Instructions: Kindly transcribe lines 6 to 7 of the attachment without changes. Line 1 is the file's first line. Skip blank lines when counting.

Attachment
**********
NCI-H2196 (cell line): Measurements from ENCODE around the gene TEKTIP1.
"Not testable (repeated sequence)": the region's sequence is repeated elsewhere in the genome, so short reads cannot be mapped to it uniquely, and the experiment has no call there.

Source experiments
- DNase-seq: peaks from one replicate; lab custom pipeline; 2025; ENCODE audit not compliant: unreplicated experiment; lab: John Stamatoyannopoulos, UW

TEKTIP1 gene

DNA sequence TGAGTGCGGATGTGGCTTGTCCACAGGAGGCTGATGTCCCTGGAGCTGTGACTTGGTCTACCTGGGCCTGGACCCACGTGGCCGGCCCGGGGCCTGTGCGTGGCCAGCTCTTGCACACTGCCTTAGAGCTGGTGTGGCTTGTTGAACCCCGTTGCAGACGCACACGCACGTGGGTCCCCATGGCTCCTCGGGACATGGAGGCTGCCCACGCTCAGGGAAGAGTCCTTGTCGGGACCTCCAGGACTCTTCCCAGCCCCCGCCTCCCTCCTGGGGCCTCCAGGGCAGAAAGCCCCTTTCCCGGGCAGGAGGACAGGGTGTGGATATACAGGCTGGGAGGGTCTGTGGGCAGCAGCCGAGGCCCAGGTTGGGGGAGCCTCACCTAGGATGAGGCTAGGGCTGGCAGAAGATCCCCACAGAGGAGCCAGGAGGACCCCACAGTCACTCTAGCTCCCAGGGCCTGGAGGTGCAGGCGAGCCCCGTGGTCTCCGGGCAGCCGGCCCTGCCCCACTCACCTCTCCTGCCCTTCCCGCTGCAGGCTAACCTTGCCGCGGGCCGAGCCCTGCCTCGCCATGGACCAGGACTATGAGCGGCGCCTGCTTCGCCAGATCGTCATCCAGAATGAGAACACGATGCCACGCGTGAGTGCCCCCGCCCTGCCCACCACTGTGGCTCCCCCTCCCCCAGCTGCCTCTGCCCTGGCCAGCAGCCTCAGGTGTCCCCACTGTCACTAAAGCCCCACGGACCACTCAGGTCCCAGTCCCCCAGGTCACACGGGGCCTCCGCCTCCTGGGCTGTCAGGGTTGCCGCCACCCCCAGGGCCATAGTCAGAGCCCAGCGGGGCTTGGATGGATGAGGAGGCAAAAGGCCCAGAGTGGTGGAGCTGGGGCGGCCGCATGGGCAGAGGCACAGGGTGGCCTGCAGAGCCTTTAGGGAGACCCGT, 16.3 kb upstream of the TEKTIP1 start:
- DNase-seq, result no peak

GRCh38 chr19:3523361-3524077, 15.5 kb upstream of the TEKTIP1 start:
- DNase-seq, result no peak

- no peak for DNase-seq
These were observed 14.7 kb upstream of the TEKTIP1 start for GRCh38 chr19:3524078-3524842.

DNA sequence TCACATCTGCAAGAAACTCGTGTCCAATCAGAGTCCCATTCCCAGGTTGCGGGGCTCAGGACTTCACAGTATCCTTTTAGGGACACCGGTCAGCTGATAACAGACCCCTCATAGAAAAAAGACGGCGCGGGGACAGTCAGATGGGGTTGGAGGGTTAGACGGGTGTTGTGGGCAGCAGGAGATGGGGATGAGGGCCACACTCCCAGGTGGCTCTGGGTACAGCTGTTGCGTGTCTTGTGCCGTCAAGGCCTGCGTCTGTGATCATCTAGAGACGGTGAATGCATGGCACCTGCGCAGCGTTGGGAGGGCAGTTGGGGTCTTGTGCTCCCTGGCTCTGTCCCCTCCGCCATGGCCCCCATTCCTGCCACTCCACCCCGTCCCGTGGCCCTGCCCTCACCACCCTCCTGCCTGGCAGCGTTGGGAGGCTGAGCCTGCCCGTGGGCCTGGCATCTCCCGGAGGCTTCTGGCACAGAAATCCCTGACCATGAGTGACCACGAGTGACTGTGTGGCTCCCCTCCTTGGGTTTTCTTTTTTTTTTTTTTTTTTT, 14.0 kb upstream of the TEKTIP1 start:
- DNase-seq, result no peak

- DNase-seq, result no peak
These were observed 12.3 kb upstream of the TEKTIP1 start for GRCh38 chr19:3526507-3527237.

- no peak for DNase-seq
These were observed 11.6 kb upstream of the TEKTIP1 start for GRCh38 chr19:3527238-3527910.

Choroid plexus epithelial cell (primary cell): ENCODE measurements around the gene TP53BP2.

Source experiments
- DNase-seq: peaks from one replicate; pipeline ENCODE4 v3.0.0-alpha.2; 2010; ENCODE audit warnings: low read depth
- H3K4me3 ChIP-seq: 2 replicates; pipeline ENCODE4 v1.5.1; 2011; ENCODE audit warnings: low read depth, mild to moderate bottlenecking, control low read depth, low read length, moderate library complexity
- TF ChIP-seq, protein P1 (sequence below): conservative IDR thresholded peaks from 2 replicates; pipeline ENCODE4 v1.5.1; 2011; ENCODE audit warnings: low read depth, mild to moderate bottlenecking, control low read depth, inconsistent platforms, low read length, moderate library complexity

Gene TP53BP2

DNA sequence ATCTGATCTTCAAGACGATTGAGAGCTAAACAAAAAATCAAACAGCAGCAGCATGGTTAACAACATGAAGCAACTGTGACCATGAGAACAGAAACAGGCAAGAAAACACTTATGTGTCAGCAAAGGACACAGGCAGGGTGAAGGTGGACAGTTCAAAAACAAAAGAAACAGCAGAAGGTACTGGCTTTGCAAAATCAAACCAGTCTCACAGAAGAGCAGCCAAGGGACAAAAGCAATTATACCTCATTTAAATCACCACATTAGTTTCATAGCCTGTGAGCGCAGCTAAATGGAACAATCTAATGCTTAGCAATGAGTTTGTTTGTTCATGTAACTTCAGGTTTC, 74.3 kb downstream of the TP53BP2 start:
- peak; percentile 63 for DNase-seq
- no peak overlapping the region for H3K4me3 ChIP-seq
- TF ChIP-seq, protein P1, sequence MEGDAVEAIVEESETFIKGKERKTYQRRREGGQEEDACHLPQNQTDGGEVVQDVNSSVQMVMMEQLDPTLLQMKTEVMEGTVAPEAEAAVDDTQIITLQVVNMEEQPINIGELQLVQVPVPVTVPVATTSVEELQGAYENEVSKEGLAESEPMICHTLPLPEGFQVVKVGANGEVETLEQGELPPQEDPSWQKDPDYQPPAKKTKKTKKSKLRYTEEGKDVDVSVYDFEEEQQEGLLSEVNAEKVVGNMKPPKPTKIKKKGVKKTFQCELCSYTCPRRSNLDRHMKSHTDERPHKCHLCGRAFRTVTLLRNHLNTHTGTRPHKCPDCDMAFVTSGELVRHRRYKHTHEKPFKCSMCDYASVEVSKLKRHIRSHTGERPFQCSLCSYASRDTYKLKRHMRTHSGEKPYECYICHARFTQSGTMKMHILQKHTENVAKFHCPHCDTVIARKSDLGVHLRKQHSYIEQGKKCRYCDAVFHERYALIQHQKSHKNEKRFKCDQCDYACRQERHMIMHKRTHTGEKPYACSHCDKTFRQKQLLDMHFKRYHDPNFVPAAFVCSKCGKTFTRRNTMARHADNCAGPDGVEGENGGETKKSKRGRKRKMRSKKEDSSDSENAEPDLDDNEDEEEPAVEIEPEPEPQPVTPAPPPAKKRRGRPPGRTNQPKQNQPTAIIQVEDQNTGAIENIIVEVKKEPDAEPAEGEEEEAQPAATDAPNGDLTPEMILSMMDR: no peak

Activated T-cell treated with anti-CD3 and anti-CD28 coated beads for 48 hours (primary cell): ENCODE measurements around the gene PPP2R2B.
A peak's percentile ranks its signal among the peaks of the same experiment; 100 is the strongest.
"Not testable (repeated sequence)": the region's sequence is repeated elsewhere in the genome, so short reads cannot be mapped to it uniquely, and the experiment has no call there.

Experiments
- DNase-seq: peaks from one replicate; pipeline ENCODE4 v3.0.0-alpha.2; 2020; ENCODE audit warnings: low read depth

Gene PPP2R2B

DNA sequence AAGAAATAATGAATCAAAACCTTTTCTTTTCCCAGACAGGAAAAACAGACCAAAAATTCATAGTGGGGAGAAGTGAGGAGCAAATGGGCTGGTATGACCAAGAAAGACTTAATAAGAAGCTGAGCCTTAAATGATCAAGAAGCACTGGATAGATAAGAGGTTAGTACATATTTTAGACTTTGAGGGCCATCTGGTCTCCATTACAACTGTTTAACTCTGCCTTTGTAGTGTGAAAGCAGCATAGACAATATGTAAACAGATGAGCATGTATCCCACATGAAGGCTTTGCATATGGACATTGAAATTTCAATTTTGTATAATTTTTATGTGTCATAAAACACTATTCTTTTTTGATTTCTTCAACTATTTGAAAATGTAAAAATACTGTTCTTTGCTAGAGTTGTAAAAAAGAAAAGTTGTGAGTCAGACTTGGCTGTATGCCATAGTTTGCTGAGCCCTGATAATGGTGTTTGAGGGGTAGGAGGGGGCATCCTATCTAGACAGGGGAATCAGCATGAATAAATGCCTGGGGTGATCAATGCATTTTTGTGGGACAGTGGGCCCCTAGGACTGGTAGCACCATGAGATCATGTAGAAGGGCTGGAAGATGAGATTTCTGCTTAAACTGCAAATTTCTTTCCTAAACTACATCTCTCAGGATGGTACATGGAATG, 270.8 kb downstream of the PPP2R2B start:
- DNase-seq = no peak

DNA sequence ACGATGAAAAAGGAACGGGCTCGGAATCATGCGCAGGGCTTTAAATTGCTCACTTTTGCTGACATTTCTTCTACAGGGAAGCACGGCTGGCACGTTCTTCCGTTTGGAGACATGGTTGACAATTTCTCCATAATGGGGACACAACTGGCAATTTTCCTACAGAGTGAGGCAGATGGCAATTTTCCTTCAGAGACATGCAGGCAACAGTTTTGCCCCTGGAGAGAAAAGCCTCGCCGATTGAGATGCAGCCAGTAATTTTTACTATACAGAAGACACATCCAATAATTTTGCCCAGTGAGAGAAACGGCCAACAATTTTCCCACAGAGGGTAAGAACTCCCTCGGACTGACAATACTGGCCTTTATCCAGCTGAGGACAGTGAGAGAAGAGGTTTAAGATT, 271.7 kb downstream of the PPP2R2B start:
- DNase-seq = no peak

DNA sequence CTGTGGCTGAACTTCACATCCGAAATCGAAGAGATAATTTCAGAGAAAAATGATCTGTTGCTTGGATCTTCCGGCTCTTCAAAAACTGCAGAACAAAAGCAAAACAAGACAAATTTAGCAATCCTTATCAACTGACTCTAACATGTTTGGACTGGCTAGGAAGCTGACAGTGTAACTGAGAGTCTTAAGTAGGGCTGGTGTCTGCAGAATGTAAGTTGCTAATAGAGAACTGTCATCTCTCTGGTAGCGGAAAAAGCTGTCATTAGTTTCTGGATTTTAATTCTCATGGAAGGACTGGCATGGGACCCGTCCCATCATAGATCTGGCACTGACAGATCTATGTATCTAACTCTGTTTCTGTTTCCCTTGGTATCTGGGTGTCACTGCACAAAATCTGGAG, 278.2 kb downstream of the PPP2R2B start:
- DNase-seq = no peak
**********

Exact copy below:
DNA sequence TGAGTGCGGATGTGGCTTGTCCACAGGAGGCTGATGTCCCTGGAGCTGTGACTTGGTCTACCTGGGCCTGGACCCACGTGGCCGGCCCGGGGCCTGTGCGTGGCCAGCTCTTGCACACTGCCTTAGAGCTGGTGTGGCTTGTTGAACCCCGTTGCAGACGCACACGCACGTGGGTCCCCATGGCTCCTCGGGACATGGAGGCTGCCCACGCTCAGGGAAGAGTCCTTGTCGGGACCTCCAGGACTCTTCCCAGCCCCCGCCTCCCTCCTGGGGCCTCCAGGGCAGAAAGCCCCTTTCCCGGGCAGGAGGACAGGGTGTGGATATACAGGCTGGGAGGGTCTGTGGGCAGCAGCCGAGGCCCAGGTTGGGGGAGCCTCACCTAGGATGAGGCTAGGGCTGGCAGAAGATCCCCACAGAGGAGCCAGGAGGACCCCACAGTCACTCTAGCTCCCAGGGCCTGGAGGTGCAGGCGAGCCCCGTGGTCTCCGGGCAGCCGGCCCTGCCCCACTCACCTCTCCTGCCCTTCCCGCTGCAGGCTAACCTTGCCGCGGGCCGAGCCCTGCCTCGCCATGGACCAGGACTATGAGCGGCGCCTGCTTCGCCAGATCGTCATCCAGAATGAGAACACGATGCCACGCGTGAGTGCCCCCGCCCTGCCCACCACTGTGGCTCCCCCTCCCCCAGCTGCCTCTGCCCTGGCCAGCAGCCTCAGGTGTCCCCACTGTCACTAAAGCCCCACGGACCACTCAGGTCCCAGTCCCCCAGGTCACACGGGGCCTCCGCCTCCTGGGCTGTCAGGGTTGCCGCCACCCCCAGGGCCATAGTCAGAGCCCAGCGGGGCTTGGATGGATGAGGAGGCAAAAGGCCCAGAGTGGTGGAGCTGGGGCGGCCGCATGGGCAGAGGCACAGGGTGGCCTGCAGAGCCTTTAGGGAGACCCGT, 16.3 kb upstream of the TEKTIP1 start:
- DNase-seq, result no peak